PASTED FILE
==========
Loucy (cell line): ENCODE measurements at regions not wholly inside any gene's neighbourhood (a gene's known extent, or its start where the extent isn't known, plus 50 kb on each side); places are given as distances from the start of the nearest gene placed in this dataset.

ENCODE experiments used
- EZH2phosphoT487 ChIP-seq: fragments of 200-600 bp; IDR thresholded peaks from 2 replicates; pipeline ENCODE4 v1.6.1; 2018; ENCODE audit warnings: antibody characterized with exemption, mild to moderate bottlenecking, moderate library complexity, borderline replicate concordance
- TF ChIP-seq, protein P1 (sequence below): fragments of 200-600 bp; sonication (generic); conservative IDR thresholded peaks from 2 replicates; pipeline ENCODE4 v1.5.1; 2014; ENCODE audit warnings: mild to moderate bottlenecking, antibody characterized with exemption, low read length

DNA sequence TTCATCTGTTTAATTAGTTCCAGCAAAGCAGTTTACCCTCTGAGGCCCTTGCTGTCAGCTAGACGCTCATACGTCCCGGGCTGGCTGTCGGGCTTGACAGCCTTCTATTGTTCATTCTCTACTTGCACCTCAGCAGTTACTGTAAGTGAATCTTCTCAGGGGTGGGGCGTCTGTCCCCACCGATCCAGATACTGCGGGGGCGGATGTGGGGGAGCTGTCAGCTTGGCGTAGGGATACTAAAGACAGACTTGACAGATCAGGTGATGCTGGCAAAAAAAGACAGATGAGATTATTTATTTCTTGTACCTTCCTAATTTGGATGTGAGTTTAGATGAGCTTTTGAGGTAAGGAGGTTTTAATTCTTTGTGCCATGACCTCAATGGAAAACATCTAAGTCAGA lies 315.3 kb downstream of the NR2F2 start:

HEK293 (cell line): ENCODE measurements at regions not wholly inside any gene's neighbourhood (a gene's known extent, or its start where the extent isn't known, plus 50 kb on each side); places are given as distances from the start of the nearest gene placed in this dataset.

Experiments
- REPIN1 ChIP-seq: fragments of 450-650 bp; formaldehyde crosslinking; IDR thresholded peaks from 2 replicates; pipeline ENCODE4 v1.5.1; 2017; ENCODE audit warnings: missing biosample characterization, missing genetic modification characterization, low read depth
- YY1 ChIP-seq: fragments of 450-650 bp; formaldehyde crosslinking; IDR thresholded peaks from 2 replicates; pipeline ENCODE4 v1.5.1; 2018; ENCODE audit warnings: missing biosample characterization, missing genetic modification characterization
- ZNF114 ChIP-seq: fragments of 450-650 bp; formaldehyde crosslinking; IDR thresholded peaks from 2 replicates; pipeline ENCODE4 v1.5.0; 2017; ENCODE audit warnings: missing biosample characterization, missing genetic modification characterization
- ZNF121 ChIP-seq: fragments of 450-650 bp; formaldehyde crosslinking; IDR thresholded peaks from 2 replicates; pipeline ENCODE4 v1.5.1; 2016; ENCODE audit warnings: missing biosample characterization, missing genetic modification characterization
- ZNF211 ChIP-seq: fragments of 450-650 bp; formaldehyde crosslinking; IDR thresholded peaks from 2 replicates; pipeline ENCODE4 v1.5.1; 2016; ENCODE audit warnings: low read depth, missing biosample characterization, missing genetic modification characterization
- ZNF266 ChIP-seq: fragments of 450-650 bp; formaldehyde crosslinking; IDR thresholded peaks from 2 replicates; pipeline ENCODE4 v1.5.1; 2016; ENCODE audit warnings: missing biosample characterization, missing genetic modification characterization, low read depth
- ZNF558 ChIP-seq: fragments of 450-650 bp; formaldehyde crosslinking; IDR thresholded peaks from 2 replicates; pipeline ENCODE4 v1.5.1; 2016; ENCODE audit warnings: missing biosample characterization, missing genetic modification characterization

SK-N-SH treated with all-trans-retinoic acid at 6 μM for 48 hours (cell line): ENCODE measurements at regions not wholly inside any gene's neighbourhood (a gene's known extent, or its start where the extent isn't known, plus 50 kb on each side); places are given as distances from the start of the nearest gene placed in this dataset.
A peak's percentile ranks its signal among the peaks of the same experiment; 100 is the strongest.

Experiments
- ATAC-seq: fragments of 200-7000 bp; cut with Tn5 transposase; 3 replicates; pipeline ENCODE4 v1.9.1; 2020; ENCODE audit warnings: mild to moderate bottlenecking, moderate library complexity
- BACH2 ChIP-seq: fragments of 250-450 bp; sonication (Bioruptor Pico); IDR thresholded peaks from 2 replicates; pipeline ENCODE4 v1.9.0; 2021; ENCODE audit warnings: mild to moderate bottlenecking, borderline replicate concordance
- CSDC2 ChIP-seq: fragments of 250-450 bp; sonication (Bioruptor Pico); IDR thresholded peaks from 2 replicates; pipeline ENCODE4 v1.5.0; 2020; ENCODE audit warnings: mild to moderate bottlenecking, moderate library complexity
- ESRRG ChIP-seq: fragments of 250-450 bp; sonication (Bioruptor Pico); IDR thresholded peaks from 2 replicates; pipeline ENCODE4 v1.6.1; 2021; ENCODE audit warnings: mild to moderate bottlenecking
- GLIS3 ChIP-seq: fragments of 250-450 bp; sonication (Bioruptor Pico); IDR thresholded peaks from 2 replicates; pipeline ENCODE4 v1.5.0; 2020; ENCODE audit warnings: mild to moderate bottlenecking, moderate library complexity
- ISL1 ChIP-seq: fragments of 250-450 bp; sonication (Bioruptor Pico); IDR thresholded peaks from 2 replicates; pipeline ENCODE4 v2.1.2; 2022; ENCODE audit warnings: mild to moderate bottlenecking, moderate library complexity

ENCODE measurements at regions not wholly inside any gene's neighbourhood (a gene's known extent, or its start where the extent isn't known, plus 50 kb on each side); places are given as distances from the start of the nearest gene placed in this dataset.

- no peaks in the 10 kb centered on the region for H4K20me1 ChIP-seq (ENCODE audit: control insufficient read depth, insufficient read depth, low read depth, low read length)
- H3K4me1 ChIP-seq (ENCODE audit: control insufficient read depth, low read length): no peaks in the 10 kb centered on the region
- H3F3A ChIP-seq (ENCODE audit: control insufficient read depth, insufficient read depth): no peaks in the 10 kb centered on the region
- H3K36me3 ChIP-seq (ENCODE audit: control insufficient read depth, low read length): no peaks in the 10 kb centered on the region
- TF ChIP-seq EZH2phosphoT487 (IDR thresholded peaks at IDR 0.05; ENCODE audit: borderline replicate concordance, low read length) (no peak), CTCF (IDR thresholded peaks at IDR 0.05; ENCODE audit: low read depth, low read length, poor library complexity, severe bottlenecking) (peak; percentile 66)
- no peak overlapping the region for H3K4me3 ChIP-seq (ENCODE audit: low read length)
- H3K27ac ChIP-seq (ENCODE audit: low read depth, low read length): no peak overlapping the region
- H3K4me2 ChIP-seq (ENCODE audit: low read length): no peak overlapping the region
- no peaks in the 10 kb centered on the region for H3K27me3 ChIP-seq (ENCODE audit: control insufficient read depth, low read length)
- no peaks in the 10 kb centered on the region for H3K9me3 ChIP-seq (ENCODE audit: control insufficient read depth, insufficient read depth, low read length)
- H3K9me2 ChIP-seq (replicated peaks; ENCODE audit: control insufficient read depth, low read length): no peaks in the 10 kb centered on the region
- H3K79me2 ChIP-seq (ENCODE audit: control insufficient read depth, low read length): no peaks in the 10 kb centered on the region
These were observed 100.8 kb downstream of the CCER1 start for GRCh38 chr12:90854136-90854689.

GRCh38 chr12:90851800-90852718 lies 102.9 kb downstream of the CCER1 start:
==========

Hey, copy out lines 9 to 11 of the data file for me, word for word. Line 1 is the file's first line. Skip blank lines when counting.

- YY1 ChIP-seq: fragments of 450-650 bp; formaldehyde crosslinking; IDR thresholded peaks from 2 replicates; pipeline ENCODE4 v1.5.1; 2018; ENCODE audit warnings: missing biosample characterization, missing genetic modification characterization
- ZNF114 ChIP-seq: fragments of 450-650 bp; formaldehyde crosslinking; IDR thresholded peaks from 2 replicates; pipeline ENCODE4 v1.5.0; 2017; ENCODE audit warnings: missing biosample characterization, missing genetic modification characterization
- ZNF121 ChIP-seq: fragments of 450-650 bp; formaldehyde crosslinking; IDR thresholded peaks from 2 replicates; pipeline ENCODE4 v1.5.1; 2016; ENCODE audit warnings: missing biosample characterization, missing genetic modification characterization